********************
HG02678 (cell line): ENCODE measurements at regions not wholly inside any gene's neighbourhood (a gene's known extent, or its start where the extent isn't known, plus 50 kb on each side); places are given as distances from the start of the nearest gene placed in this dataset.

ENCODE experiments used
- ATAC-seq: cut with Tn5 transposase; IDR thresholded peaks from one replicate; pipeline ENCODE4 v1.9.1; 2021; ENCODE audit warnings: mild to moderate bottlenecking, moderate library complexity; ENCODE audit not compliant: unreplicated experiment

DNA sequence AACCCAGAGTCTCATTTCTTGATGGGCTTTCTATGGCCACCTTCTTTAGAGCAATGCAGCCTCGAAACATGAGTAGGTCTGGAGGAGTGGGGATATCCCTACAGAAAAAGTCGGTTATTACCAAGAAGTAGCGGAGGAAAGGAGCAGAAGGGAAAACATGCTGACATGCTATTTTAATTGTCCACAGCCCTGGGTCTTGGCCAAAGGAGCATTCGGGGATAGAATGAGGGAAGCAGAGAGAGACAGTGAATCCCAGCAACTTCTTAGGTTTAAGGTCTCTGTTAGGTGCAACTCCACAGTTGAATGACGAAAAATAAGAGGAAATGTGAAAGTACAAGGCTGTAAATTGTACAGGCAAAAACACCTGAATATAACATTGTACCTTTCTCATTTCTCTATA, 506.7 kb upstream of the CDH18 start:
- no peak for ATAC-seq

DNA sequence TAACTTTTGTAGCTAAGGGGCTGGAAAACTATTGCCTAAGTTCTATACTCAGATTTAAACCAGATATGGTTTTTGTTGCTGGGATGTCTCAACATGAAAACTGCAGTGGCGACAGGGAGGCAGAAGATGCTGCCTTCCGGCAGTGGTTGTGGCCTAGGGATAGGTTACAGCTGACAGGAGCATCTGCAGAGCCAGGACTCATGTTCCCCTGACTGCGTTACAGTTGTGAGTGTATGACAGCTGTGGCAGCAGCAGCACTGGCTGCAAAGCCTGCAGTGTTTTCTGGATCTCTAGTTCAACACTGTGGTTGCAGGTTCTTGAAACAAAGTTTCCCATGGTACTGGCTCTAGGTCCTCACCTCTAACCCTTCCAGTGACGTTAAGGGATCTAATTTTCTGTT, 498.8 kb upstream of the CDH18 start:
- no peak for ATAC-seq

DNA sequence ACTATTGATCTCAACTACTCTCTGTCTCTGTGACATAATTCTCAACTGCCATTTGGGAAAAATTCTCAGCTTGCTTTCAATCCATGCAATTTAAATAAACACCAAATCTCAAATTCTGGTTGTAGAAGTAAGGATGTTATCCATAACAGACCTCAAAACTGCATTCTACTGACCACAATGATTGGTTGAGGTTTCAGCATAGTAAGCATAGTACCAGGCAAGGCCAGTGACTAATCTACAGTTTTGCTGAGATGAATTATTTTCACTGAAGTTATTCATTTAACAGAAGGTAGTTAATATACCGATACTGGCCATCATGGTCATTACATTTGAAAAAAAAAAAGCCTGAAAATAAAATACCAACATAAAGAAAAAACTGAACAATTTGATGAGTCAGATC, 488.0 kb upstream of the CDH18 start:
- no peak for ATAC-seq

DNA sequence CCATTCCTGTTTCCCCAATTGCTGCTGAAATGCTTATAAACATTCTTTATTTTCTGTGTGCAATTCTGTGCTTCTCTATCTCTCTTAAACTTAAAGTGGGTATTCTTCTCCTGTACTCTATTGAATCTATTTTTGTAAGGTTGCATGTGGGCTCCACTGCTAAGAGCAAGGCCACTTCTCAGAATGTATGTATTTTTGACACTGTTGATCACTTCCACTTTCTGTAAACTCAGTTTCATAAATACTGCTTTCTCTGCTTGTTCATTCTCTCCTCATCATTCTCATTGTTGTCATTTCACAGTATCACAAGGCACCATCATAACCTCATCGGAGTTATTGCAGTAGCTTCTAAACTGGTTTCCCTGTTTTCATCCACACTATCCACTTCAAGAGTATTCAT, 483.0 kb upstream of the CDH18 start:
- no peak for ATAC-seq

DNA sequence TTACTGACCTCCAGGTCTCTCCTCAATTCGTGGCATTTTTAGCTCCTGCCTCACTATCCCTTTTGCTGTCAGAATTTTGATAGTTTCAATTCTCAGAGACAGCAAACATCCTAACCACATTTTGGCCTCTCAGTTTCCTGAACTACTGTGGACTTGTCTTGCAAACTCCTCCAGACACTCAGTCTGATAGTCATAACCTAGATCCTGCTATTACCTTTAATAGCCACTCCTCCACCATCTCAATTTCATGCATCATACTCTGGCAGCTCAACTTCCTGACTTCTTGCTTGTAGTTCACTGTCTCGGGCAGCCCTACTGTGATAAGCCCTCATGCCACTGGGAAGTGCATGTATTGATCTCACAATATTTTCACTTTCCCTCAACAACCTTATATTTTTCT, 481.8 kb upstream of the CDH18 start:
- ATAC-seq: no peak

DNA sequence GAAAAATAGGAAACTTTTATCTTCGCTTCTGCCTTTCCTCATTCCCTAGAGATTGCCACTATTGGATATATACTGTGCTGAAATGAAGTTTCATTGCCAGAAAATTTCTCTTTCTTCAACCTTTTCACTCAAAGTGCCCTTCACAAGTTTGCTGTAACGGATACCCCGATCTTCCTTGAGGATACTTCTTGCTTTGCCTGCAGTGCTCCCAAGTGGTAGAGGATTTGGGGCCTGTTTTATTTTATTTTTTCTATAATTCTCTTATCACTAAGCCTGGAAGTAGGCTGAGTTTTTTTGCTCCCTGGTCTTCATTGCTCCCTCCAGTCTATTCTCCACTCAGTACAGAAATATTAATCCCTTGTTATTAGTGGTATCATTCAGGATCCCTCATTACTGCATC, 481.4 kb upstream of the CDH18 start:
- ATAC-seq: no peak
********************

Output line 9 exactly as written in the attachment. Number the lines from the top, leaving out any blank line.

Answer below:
- no peak for ATAC-seq